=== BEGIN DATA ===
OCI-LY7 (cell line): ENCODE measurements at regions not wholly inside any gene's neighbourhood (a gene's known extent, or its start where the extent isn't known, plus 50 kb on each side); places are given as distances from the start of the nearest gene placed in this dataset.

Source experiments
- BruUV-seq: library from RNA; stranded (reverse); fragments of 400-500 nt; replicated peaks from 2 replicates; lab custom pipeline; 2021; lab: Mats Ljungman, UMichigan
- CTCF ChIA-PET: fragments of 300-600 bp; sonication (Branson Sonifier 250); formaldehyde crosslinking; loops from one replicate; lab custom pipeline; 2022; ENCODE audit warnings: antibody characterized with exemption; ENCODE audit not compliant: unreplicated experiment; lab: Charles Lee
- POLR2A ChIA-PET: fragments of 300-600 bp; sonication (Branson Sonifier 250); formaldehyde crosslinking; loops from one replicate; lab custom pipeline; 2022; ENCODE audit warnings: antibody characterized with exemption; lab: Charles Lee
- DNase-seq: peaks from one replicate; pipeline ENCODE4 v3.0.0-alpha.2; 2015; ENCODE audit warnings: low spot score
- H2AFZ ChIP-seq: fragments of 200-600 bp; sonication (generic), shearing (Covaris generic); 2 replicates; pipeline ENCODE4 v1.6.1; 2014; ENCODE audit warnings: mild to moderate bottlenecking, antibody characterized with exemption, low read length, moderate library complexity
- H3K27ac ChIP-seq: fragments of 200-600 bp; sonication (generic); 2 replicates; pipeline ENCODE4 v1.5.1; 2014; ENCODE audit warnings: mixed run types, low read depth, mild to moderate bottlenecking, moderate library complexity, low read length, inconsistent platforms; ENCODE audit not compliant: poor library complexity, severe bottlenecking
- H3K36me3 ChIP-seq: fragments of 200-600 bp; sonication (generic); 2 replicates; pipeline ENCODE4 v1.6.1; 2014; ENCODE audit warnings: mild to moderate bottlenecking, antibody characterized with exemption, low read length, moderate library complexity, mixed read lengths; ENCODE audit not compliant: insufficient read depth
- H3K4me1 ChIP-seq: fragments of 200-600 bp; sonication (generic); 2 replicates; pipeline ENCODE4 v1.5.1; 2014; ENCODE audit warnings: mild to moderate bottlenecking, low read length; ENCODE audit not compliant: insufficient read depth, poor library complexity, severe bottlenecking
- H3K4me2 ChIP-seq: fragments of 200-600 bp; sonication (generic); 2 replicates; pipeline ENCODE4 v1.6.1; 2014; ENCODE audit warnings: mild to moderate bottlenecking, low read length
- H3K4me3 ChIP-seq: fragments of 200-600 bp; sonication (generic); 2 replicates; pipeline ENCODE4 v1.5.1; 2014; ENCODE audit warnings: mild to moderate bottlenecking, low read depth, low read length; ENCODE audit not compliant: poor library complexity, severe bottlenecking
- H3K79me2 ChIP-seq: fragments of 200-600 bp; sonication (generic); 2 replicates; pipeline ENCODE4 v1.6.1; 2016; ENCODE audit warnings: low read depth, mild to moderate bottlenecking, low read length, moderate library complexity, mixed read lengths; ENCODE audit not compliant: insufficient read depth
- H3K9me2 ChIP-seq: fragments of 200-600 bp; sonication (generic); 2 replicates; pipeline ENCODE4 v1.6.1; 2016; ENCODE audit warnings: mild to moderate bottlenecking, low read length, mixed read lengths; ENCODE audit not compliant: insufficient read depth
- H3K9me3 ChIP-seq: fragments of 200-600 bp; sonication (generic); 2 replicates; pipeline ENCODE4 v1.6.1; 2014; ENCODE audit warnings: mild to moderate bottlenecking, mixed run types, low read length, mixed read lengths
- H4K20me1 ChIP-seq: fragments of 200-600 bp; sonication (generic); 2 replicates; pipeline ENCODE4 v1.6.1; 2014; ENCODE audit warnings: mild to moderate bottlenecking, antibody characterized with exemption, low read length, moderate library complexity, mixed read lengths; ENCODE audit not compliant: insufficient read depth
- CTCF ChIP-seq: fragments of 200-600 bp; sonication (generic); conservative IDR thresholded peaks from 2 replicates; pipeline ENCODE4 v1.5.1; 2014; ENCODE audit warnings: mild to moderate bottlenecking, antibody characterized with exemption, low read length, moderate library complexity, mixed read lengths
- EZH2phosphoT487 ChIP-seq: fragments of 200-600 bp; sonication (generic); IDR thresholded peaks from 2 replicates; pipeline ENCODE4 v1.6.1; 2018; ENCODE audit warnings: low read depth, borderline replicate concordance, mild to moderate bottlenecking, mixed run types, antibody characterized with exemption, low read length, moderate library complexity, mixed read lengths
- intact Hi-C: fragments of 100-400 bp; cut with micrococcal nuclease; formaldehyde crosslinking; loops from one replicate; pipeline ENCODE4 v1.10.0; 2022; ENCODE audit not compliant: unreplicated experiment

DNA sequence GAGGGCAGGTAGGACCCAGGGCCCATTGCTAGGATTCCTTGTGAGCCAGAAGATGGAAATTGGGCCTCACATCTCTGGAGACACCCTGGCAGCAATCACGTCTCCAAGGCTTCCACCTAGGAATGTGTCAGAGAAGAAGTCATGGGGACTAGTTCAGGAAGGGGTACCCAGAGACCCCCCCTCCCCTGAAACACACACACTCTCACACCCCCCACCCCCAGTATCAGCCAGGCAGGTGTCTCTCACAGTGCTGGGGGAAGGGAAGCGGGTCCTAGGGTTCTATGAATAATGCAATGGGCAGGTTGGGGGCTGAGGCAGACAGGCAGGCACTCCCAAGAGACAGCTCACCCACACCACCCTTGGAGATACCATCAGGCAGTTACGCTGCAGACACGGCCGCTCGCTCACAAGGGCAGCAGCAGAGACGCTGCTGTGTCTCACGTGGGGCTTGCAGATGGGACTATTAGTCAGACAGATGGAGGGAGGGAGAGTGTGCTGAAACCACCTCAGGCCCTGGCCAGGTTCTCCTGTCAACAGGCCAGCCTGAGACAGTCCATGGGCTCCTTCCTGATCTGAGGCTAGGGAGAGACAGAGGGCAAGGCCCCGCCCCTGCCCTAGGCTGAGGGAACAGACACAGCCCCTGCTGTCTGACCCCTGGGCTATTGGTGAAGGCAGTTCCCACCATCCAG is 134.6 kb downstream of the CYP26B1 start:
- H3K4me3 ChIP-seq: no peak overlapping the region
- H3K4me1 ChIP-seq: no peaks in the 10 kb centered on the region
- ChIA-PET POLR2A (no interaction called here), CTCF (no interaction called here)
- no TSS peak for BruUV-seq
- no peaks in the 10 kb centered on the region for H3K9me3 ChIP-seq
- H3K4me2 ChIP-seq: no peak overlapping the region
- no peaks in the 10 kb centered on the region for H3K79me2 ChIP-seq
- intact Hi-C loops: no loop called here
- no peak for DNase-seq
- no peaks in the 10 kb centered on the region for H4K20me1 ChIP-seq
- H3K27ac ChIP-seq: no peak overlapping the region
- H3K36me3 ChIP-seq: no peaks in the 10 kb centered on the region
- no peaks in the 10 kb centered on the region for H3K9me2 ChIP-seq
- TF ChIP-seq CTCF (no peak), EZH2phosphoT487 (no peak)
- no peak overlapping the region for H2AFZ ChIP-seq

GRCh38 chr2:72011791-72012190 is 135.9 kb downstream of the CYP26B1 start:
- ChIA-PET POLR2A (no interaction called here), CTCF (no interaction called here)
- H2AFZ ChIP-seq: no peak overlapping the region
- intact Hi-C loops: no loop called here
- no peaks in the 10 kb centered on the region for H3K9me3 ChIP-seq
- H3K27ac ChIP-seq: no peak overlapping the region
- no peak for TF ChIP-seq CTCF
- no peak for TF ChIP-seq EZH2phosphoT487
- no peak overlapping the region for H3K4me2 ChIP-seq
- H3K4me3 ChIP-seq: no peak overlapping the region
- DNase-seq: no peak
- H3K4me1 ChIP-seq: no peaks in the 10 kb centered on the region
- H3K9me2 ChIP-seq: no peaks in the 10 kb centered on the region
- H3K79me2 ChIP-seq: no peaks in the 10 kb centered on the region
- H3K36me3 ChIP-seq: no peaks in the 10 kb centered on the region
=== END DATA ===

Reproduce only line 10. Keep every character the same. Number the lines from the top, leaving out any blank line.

- H3K4me1 ChIP-seq: fragments of 200-600 bp; sonication (generic); 2 replicates; pipeline ENCODE4 v1.5.1; 2014; ENCODE audit warnings: mild to moderate bottlenecking, low read length; ENCODE audit not compliant: insufficient read depth, poor library complexity, severe bottlenecking